With the average cost of a cyber attack in 2021 at $4.24 million, and with the healthcare industry being the hardest hit by ransomware attacks in 2021, it’s hard to believe that every healthcare provider, from small to large, doesn’t include Health Insurance Portability and Compliance with accountability laws is a top priority. Understandably, small and mid-sized healthcare providers don’t have the manpower or financial resources to staff an entire HIPAA privacy and security officer corps similar to larger healthcare providers and healthcare systems. However, gone are the days of doing nothing and trying to fly under the radar.
Cyber incidents and data breaches in the healthcare industry are becoming more frequent and severe, and as long as there is a dark web underworld that reaps huge profits from cybercrime, this will be the case until we find a “cure” for bad employees Happens and human error continues. Federal and state enforcement activities and the resulting penalties and fines reinforce this inference. Combined, the human resource and financial costs of managing a HIPAA violation or cyberattack, issuing required regulatory notices, and paying fines that federal and state agencies may impose can cripple small and midsize healthcare providers.
A strong HIPAA compliance program must focus on both HIPAA privacy compliance and HIPAA security compliance. While the Privacy Rules focus primarily on principles of permissible use and disclosure of protected health information (PHI), the Security Rules require that appropriate administrative, physical, and technical safeguards be established and implemented to ensure the confidentiality, integrity, and security of electronic PHI , or e-PHI — PHI maintained or transmitted in electronic media. Implementing all the required and addressable “implementation specifications” of the HIPAA security rules is not trivial and requires ongoing security risk analysis to identify threats and vulnerabilities and a security plan to address identified risks and vulnerabilities and maintain an appropriate level of security.
The stick, of course, is the possibility of federal and state financial penalties and corrective action plans, and for violations of criminal HIPAA and state privacy laws, possible prison sentences.
This round up
Recent mergers and acquisitions in the state’s healthcare industry:
Penalties for HIPAA violations and violations can mount quickly, including fines of hundreds of thousands or millions of dollars. More recently, the federal government has begun to provide potential carrots through amendments to the Health Information Technology in Economic and Clinical Health (HITECH) Act. Taken together, the amendments require HHS to “consider whether the entity or business partner in question has sufficiently demonstrated that it has implemented recognized safety measures for not less than the preceding 12 months” when determining fines, as well as other measures that DHHS may have implemented. punishment. As a result, the agency may reduce or cancel fines or other penalties that might otherwise be imposed as a result of the noncompliance incident or HIPAA violation, or may prematurely terminate ongoing audits or investigations of covered entities or business associates.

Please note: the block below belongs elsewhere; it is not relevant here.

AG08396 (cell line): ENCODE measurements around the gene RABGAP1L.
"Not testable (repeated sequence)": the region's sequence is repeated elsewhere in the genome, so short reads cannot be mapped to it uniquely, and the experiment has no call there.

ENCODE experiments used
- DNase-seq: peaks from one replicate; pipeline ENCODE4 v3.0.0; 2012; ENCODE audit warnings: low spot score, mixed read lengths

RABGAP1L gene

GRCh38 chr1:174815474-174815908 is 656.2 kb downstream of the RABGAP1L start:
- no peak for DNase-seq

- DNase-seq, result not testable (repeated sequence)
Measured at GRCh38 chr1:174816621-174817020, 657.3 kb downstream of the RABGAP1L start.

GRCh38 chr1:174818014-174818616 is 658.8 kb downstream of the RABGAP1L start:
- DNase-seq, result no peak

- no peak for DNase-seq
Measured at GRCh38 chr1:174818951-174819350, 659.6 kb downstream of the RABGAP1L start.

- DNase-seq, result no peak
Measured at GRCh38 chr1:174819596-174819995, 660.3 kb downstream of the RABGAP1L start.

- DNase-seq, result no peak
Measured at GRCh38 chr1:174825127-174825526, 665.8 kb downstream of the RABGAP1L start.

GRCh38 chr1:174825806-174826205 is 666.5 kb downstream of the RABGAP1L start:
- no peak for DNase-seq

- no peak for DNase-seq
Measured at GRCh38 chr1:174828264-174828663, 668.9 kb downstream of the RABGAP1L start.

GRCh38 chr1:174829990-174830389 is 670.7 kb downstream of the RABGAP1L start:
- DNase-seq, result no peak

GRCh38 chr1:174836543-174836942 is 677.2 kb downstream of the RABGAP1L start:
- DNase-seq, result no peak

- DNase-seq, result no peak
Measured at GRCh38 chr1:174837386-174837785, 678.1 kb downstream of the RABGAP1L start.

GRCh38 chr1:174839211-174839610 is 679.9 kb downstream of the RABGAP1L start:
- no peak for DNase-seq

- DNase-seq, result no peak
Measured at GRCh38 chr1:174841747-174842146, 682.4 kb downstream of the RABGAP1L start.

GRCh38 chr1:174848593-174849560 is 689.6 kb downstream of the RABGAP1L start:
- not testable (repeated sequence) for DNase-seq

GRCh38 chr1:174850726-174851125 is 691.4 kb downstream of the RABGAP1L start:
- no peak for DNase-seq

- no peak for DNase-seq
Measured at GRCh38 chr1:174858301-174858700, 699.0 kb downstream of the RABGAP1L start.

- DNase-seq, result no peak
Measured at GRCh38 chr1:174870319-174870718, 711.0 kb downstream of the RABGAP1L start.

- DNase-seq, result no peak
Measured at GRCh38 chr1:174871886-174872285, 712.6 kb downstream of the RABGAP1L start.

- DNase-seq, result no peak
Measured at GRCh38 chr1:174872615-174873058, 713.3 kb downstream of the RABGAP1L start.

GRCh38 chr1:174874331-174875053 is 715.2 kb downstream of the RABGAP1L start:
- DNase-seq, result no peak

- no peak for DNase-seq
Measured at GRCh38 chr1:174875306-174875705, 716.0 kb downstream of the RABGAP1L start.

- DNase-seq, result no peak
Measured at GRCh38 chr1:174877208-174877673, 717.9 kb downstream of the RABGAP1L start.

Generally accepted security practices are “standards, guidelines, best practices, methods, procedures, and processes established under Section 2(c)(15) of the NIST The approach enacted under subsection (d) of the Cybersecurity Act 2015, and other schemes and processes for addressing cybersecurity issues, and through statute making, recognition or promulgation by other statutory bodies. “
Amendments to the HITECT Act state that specific security practices will be determined by the relevant entity or business partner and be consistent with HIPAA security rules. Guidance for such organizations is available from a number of sources, including DHHS and the National Institute of Standards and Technology, part of the US Department of Commerce. DHHS offers a Section 405(d) website sponsored by the 405(d) Program and Task Force, a partnership between private industry and the federal government to raise awareness and provide vetted cybersecurity practices.
The 405(d) Task Force identified the “Top 5 Threats” currently facing the healthcare and public health (HPH) sector: email phishing; ransomware; lost or stolen devices; insider, accidental or intentional data loss; and attacks on connected medical devices.
The 405(d) Task Force provides resources on “10 Best Practices” for addressing the top 5 threats and strengthening cybersecurity capabilities in the HPH sector. Additionally, on October 31, 2022, the final day of National Cybersecurity Awareness Month, DHHS is offering a video presentation on generally accepted security practices to educate organizations covered by HIPAA on recommended security practices to help protect patient information from subject to cyber attack.
Even if they don’t have the substantial human or financial resources available to larger organizations, small and mid-sized healthcare providers cannot fail to comply with HIPAA. Providers of all sizes must take HIPAA compliance seriously and protect their patients’ and their businesses’ electronic information and electronic systems from growing and changing cyber threats. This imperative includes having a living, robust security program that includes frequent assessments of threats and vulnerabilities and implementing a risk management program to address them, including generally accepted security practices.
Lani M. Dornfeld is a member of Brach Eichler LLC and a member of its Healthcare Law Practice Group. She regularly assists healthcare provider clients with compliance, corporate and transactional matters and is certified in Healthcare Privacy Compliance by the Compliance Certification Council.